The Big House

Screening on Film
Directed by George Hill.
With Chester Morris, Wallace Beery, Lewis Stone.
US, 1930, 35mm, black & white, 87 min.
Print source: HFA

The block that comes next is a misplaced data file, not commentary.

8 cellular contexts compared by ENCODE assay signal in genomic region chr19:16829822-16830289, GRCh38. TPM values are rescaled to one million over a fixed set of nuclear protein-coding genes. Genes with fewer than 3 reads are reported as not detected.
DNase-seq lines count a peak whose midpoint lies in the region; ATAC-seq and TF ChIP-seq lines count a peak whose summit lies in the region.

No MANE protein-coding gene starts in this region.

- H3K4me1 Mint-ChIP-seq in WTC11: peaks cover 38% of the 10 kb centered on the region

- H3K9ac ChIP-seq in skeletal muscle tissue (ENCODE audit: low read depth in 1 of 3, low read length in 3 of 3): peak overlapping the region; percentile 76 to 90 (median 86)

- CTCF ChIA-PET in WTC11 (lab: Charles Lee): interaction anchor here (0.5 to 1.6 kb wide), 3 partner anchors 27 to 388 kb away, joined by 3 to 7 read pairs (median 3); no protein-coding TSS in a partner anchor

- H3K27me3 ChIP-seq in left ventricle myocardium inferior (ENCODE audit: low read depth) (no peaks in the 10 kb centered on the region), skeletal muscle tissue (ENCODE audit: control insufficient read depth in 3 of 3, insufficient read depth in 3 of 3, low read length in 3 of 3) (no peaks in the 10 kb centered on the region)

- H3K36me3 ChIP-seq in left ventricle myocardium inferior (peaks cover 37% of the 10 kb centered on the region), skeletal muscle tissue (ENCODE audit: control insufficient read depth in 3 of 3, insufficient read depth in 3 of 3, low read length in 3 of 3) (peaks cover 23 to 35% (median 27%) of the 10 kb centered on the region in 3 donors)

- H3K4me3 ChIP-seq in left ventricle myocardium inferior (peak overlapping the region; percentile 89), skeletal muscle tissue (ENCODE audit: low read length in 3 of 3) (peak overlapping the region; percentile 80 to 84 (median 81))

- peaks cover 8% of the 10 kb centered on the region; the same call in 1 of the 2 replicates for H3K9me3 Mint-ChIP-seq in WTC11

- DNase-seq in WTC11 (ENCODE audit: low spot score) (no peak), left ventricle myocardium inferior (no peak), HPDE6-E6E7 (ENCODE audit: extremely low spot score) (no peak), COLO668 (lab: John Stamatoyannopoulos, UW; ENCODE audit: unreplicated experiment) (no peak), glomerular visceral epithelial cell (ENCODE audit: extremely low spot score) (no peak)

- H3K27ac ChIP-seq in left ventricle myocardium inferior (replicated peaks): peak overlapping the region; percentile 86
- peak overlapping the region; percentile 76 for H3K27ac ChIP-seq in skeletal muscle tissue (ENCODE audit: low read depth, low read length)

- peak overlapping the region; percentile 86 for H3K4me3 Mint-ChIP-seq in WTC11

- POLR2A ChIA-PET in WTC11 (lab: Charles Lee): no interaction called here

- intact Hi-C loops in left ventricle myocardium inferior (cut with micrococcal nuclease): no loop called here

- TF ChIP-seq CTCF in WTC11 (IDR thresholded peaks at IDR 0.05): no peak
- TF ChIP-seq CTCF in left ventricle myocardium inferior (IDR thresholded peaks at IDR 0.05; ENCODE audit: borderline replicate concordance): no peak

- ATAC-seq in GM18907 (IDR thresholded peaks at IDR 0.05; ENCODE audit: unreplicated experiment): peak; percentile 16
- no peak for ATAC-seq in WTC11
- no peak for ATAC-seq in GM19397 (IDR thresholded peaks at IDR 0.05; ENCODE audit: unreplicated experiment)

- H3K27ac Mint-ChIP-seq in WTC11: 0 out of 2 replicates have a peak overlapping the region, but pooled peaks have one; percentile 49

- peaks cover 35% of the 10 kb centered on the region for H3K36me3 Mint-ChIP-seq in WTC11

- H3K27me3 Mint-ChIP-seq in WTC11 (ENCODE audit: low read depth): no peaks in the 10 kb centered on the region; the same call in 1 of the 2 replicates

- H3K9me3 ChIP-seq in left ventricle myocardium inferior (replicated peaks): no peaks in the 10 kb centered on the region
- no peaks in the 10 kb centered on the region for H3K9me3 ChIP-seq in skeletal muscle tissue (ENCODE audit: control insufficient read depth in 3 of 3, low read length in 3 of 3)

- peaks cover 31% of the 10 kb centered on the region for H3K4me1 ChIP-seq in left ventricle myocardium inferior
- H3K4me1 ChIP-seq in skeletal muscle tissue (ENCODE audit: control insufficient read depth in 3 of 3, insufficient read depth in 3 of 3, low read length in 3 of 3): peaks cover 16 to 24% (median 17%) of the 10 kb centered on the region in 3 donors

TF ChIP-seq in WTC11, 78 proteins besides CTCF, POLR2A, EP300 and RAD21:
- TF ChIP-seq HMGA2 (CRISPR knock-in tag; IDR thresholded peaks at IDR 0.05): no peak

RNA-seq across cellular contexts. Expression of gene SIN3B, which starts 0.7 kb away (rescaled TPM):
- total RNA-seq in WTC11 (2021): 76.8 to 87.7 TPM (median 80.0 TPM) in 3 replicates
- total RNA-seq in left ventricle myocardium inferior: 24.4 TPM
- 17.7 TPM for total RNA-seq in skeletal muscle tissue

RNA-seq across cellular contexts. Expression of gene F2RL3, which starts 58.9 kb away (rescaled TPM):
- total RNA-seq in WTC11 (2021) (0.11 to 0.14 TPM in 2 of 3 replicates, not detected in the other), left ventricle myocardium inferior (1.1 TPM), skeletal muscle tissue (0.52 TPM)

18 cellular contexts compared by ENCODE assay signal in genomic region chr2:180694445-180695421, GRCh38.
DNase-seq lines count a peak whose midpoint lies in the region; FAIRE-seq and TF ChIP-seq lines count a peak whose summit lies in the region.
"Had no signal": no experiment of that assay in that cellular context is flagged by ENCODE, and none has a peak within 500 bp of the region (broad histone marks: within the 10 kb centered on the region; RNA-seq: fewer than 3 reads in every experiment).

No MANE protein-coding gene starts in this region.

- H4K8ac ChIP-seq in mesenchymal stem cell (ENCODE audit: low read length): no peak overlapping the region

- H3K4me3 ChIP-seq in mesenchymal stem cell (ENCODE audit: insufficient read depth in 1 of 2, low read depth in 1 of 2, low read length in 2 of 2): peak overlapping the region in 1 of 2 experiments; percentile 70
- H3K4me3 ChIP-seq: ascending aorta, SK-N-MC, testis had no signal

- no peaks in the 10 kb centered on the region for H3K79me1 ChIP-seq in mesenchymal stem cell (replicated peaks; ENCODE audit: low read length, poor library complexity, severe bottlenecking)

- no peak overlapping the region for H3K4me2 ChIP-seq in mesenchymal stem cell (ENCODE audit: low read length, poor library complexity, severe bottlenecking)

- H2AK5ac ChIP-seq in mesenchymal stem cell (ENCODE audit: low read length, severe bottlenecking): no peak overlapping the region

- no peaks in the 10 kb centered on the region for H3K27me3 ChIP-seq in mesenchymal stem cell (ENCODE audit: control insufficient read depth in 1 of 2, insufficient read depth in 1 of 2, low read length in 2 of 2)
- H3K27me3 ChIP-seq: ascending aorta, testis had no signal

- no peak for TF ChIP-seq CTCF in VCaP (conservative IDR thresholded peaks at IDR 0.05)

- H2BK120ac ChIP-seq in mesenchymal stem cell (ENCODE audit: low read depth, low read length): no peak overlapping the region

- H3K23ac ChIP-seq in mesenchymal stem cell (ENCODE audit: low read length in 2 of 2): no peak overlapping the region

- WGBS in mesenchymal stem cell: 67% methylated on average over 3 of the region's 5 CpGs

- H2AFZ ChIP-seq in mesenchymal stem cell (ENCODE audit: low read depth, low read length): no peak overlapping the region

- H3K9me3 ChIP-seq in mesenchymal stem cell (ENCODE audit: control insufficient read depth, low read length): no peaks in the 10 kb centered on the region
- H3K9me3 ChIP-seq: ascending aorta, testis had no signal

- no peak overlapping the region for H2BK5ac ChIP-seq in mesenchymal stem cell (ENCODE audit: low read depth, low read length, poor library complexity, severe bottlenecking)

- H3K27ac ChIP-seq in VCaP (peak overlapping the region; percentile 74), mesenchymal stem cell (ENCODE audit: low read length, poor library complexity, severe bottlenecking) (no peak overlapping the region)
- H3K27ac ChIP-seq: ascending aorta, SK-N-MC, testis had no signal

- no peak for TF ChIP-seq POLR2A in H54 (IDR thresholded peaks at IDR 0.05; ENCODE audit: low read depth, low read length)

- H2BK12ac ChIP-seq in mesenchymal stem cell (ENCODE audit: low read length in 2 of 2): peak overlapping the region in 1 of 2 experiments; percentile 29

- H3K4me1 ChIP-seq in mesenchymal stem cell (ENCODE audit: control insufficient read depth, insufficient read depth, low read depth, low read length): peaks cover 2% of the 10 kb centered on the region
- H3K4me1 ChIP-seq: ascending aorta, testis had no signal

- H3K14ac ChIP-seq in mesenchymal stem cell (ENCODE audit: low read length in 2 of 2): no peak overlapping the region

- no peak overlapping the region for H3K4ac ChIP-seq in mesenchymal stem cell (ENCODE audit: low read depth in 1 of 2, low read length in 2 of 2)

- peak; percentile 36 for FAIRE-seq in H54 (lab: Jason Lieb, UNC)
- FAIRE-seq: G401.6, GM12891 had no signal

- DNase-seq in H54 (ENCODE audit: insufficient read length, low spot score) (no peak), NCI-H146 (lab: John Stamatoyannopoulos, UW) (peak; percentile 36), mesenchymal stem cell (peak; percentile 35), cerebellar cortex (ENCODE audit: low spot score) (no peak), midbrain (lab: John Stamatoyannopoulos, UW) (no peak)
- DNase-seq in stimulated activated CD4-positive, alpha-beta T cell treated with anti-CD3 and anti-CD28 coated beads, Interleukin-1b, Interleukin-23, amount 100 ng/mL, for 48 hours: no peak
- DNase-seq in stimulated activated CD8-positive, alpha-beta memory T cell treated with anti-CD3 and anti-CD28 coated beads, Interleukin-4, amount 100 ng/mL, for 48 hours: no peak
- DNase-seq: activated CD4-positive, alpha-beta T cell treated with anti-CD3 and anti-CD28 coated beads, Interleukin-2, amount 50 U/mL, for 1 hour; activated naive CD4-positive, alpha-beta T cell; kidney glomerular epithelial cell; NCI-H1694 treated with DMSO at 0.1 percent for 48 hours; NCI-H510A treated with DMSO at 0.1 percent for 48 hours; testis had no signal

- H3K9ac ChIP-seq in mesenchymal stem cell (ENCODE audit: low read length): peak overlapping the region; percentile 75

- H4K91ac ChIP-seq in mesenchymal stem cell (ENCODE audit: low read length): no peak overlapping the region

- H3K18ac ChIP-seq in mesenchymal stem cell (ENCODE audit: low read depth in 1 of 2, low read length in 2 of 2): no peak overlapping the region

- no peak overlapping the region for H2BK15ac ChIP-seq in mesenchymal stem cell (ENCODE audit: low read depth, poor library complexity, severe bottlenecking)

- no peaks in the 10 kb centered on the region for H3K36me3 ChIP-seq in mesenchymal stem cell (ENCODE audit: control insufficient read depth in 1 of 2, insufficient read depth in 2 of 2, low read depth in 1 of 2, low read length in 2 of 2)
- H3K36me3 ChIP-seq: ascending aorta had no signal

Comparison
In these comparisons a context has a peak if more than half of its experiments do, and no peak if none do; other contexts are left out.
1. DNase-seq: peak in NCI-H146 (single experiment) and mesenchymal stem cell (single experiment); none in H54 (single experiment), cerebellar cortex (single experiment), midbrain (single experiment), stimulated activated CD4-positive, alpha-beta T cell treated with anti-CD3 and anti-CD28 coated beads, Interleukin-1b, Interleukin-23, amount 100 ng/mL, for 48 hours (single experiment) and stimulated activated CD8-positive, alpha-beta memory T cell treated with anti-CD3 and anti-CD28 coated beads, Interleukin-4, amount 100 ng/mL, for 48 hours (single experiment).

This pre-code prison picture—I know, you feel like you’ve already seen every prison picture already, but this one is directed with so much visual assurance, charm and bracing characterization!—is fresh as the day it came out of the lab. The great Frances Marion, longtime writer for Mary Pickford, won the first of her two best-screenplay Oscars for this wonderfully plotted crime melodrama. Coen brothers fetish-object Wallace Beery nabbed the lead role of Butch when the already-signed Lon Chaney came down with his deadly throat cancer—and a loveable superstar was born! But the truly arresting performance of the movie belongs to Robert Montgomery as a cowardly young inmate who just can’t cut the prison code and turns instead to snitching. Montgomery possesses such a vast vocabulary of facial expressions for dread, shame, guilt, fear, skulking, sketchiness, horror and worthless pigeonheartedness that when I first saw The Big House I found myself standing up and pointing with horrified self-identification at this astonishing man’s mug! You’re watching the English language version here, but the film was simultaneously shot in German, French and Spanish versions as well; the German was directed by Pál Fejös and starred Gustav Diessl.

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